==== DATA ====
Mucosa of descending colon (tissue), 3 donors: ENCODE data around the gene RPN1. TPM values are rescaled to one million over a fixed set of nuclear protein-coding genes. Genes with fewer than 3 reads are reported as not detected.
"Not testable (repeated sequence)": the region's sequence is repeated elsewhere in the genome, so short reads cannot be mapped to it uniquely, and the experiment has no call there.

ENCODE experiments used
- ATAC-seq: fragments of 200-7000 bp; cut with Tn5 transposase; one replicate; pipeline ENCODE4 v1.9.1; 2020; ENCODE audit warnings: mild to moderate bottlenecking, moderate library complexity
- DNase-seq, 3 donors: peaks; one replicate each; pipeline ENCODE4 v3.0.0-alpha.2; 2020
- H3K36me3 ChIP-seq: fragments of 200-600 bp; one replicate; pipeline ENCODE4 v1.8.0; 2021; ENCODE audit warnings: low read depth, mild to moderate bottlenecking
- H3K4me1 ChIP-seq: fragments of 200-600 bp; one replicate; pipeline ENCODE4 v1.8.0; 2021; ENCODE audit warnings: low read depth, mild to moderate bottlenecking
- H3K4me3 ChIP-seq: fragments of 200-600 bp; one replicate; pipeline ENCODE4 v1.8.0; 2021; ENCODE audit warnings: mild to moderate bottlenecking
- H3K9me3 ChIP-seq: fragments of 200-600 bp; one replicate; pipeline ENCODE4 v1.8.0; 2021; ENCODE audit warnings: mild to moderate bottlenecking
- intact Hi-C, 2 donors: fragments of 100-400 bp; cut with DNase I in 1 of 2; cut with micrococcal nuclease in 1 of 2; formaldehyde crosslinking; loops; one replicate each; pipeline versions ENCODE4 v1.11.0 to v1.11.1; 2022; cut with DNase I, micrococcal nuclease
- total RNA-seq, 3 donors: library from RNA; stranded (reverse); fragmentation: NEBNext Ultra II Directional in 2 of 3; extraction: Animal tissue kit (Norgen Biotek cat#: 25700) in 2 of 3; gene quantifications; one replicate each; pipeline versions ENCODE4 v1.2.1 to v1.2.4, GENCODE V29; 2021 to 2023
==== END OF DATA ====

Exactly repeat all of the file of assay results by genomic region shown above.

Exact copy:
Mucosa of descending colon (tissue), 3 donors: ENCODE data around the gene RPN1. TPM values are rescaled to one million over a fixed set of nuclear protein-coding genes. Genes with fewer than 3 reads are reported as not detected.
"Not testable (repeated sequence)": the region's sequence is repeated elsewhere in the genome, so short reads cannot be mapped to it uniquely, and the experiment has no call there.

ENCODE experiments used
- ATAC-seq: fragments of 200-7000 bp; cut with Tn5 transposase; one replicate; pipeline ENCODE4 v1.9.1; 2020; ENCODE audit warnings: mild to moderate bottlenecking, moderate library complexity
- DNase-seq, 3 donors: peaks; one replicate each; pipeline ENCODE4 v3.0.0-alpha.2; 2020
- H3K36me3 ChIP-seq: fragments of 200-600 bp; one replicate; pipeline ENCODE4 v1.8.0; 2021; ENCODE audit warnings: low read depth, mild to moderate bottlenecking
- H3K4me1 ChIP-seq: fragments of 200-600 bp; one replicate; pipeline ENCODE4 v1.8.0; 2021; ENCODE audit warnings: low read depth, mild to moderate bottlenecking
- H3K4me3 ChIP-seq: fragments of 200-600 bp; one replicate; pipeline ENCODE4 v1.8.0; 2021; ENCODE audit warnings: mild to moderate bottlenecking
- H3K9me3 ChIP-seq: fragments of 200-600 bp; one replicate; pipeline ENCODE4 v1.8.0; 2021; ENCODE audit warnings: mild to moderate bottlenecking
- intact Hi-C, 2 donors: fragments of 100-400 bp; cut with DNase I in 1 of 2; cut with micrococcal nuclease in 1 of 2; formaldehyde crosslinking; loops; one replicate each; pipeline versions ENCODE4 v1.11.0 to v1.11.1; 2022; cut with DNase I, micrococcal nuclease
- total RNA-seq, 3 donors: library from RNA; stranded (reverse); fragmentation: NEBNext Ultra II Directional in 2 of 3; extraction: Animal tissue kit (Norgen Biotek cat#: 25700) in 2 of 3; gene quantifications; one replicate each; pipeline versions ENCODE4 v1.2.1 to v1.2.4, GENCODE V29; 2021 to 2023